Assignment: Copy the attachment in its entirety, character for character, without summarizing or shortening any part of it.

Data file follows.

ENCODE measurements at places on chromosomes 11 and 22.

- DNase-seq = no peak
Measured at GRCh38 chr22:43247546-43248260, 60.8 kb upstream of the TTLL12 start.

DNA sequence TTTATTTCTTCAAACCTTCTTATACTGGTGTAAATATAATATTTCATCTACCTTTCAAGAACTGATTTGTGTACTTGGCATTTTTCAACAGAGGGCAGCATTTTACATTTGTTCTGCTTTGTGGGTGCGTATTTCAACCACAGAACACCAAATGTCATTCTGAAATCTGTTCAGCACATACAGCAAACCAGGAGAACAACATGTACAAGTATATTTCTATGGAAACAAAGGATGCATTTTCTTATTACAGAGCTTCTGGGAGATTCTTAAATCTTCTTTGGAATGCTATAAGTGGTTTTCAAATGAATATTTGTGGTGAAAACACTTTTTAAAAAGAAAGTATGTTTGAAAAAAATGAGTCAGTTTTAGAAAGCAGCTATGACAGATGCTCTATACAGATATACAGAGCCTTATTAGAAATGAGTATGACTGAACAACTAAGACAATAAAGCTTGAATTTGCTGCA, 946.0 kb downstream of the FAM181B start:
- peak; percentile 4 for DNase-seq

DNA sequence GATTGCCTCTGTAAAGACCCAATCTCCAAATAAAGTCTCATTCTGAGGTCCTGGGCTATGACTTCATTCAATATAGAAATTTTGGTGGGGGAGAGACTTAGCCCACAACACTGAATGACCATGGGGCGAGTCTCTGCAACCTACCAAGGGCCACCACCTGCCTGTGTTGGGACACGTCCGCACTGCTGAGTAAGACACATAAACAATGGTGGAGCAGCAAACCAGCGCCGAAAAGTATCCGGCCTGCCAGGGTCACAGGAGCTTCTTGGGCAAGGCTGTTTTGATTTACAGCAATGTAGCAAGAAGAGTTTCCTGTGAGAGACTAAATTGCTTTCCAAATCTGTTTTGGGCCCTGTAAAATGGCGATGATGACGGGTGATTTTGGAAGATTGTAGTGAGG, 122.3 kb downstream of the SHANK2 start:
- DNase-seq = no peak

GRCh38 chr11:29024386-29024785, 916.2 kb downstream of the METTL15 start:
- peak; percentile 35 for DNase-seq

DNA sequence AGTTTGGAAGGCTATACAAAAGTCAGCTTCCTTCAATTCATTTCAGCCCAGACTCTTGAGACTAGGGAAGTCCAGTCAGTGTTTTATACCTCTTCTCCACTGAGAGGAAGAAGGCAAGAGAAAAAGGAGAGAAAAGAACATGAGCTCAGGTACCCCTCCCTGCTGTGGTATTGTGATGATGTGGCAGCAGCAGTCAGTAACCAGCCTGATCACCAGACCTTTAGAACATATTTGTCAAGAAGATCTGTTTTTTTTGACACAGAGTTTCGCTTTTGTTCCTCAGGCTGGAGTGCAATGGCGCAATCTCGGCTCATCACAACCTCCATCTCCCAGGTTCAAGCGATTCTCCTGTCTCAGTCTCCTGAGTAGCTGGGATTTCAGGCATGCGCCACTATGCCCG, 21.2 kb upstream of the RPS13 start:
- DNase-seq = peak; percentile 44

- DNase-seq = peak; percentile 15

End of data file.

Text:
ENCODE measurements at places on chromosomes 11 and 22.

- DNase-seq = no peak
Measured at GRCh38 chr22:43247546-43248260, 60.8 kb upstream of the TTLL12 start.

DNA sequence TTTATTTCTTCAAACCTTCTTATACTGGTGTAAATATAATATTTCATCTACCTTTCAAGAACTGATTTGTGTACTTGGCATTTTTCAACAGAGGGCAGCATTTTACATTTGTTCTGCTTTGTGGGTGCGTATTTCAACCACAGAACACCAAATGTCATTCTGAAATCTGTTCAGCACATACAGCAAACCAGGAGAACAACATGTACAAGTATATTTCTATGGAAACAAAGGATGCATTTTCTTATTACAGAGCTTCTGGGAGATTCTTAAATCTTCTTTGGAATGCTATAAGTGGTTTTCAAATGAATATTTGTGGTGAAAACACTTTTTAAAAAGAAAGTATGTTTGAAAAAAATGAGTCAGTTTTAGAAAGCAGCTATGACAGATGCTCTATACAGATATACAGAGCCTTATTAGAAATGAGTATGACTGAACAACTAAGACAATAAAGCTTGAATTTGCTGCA, 946.0 kb downstream of the FAM181B start:
- peak; percentile 4 for DNase-seq

DNA sequence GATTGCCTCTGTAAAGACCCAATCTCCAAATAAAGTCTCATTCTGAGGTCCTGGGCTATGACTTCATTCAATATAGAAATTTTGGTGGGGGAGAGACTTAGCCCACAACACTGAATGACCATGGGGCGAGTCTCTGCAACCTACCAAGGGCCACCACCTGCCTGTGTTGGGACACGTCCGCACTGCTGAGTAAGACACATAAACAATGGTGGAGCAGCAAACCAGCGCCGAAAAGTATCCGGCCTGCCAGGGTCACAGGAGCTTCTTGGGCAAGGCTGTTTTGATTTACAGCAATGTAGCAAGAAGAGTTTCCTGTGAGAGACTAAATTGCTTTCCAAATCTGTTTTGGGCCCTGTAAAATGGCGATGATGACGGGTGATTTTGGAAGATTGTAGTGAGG, 122.3 kb downstream of the SHANK2 start:
- DNase-seq = no peak

GRCh38 chr11:29024386-29024785, 916.2 kb downstream of the METTL15 start:
- peak; percentile 35 for DNase-seq

DNA sequence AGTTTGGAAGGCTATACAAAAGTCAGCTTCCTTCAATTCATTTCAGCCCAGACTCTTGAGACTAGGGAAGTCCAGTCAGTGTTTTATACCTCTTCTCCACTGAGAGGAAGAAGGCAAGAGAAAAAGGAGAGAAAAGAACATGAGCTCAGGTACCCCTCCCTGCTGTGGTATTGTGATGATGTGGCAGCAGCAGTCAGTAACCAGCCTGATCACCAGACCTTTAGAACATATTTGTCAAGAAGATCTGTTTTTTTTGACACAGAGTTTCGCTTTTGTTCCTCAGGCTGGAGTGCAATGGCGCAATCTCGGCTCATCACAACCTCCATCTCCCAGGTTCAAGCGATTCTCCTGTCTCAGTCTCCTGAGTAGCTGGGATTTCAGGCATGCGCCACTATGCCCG, 21.2 kb upstream of the RPS13 start:
- DNase-seq = peak; percentile 44

- DNase-seq = peak; percentile 15